Throughout history engineers and artists have been fascinated by making the invisible visible. For example, the visual artist and polymath Leonardo Da Vinci (1452-1519) wanted to understand and control the forceful flow of water and found great beauty in its eddies and swirls. He recorded the 3D nature of these flows in space and time, made them legible and expressed their visual impact through his sketches.
Figure : Studies of water passing obstacles and falling, c. 1508-9. (image credit Leonardo Da Vinci Wikimedia Commons)
Today in the Barry Onouye Studio at the University of Washington, we explore invisible flows and make them visible, not through sketches like Da Vinci, but through nets. We chose nets because of their link to Seattle’s fishing and net/rope manufacturing industries. We select nets as a medium because their spatial behavior changes non-linearly with time and they dramatically change shape as they interact with external entities such as for example human bodies.
The objectives of this Barry Onouye Studio are to:
1. Establish the effect of different design parameters on the dynamic behavior and expression of nets;
2. Determine the range of interactions between human bodies and nets;
3. Distill choreographic algorithms based on these body/net interactions to inform contemporary dance.
To achieve these objectives, we adopt a pedagogical approach that relies on a) formal learning through lectures, b) informal learning through physical form finding lab and dance workshops, and c) knowledge application in group and individual design and research projects.
The formal content of the studio is delivered in lectures that focus on the mechanical behavior and classification of nets and on choreographic approaches that focus on the interaction between space and body.
The methods of the choreographers William Forsythe and Trisha Brown are explained and exemplified by choreographer Rebecca Lazier. William Forsythe states the following about the relationship between dance and space.
“Architecture and dance are forms of spatial expression; both are experienced through shaping physical forms. While architecture is static and the latter is mobile, both disciplines are tested through a measure of time. Through dance, endless possibilities of space are discovered and manifested. It is an experience that architecture aims to define and capture, so by discussing dance and its representation, I aim to architectural thinking.”
In Trisha Brown’s piece “Man Walking Down the Side of a Building” (1970), space, gravity and dance go seemingly effortless together: a dancer, secured by a harness, hoists and straps, gracefully walks down the side of a building undisturbed. In 2016, a version of this piece was performed at the University of Washington where our studio is held.
Video: Dancer Rachel Lincoln performing “man walking Down the Side of a Building” at UW in 2016.
To highlight the relationship between our studio and professional artistic and engineering practice, a number of guest speakers enrich the lecture content by discussing their own realizations. Guest speakers include the fiber artist Janet Echelman and practicing structural engineer (Clayton Binkley (Ove Arup, Seattle Office)). Clayton discusses his approach to net engineering while we visit Echelman’s installation “Impatient Optimist” at Bill and Melinda Gates Foundation at the Seattle Campus.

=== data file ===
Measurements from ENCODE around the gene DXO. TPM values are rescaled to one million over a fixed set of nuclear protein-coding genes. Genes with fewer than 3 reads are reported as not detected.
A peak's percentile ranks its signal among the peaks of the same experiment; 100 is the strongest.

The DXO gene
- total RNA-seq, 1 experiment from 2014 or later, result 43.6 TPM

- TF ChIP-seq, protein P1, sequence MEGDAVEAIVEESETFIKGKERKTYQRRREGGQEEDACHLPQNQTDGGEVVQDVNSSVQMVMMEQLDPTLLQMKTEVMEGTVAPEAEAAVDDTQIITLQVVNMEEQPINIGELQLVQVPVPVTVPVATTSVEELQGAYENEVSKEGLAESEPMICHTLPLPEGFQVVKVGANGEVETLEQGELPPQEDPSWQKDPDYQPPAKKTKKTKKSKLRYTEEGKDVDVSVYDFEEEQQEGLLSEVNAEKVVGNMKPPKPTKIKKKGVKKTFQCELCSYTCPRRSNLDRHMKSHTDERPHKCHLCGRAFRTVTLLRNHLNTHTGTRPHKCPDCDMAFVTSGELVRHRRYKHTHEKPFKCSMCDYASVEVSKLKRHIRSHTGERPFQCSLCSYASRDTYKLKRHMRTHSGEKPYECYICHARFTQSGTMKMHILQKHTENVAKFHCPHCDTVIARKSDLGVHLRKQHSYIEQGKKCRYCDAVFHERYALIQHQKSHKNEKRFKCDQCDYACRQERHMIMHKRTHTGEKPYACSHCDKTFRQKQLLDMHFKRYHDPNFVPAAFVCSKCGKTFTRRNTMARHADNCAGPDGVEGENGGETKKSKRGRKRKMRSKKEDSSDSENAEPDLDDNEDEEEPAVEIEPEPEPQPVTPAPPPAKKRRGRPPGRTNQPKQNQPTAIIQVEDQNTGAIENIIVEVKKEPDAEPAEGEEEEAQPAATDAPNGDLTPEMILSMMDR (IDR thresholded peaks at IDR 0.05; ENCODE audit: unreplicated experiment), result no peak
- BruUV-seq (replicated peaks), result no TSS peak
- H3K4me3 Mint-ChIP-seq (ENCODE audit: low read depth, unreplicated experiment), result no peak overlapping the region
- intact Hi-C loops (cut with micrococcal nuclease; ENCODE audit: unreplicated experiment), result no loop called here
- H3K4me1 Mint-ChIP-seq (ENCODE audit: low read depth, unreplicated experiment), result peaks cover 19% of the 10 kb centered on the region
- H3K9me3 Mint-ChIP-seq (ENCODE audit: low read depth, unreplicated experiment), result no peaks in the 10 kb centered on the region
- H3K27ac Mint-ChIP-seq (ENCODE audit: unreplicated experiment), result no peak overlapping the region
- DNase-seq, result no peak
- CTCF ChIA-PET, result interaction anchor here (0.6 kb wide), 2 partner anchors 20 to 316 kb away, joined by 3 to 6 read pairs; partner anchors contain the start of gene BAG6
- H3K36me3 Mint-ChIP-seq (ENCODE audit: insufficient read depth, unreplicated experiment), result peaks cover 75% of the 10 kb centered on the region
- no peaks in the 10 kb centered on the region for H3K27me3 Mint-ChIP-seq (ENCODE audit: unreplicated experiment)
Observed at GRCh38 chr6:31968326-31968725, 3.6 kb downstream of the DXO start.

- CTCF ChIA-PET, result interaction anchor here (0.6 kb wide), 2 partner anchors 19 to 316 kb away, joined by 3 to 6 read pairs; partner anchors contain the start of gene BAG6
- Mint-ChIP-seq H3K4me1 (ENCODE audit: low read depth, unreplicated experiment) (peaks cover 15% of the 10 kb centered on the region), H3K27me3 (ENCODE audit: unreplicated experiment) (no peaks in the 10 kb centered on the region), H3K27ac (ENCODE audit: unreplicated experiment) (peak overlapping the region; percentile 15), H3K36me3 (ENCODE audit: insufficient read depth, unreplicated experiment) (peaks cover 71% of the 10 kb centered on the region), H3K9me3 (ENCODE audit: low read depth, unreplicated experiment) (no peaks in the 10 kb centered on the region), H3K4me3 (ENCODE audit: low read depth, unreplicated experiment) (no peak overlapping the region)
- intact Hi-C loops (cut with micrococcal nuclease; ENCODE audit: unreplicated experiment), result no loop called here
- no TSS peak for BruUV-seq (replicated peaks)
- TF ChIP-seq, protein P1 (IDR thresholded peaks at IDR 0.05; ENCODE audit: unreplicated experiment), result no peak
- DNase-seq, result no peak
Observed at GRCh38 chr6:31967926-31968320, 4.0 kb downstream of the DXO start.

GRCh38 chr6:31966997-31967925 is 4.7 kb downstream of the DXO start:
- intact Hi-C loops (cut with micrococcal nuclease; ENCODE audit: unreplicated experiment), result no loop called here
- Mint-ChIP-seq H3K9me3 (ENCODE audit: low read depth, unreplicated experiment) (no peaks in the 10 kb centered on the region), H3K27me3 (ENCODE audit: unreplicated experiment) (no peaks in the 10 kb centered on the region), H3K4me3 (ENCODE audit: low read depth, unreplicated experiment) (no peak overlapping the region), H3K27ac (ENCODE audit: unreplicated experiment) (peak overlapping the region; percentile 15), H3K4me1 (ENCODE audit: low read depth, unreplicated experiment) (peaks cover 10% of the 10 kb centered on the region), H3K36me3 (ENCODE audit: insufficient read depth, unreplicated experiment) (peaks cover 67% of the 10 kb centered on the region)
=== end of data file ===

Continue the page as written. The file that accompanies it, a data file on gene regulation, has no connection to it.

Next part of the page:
Video: Impatient Optimist at Bill and Melinda Gates Foundation at the Seattle Campus
To impart the students with the necessary skills to tackle the studio, we hold a number of form finding and dance workshops in collaboration with the choreographer Rebecca Lazier (Princeton University). In the physical form finding workshop, the students make tensile forms using net stockings, dowels and foamboard. By building these archetypal forms (including the conoid, arched net, saddle net and valley/mountain net), the students develop an intuitive understanding of the interaction between form and force.
Figure: Physical Form Finding experiments with net stockings. Students Tom Zhou, Jess Kuntz, Elena Cortez, and Anton Sagun with Prof. Sigrid Adriaenssens (right).
In the dance workshops, Rebecca introduces us to the Laban Movement analysis which allows us to describe, visualize, interpret and document human movement. We physically experiment and dance, and categorize our movements according to categories of body, effort, space and shape.
Figure: Choreography workshop with choreographer Rebecca Lazier (on table) and engineer Clayton Binkley (front right), students Kristin Ramsey, Elana Darnell, Adam Bishir and fiber artist Janet Echelman in the background.
We strongly believe that students gain practical knowledge and experience by applying what they learn to design projects using their own strategies. Throughout the course, we formulate a wide range of structural and choreographic design challenges. The students respond to these challenges using a wide range of methods ranging from sketching, small, medium and full-scale physical models, digital (interactive) models, large scale prototyping and dance practice.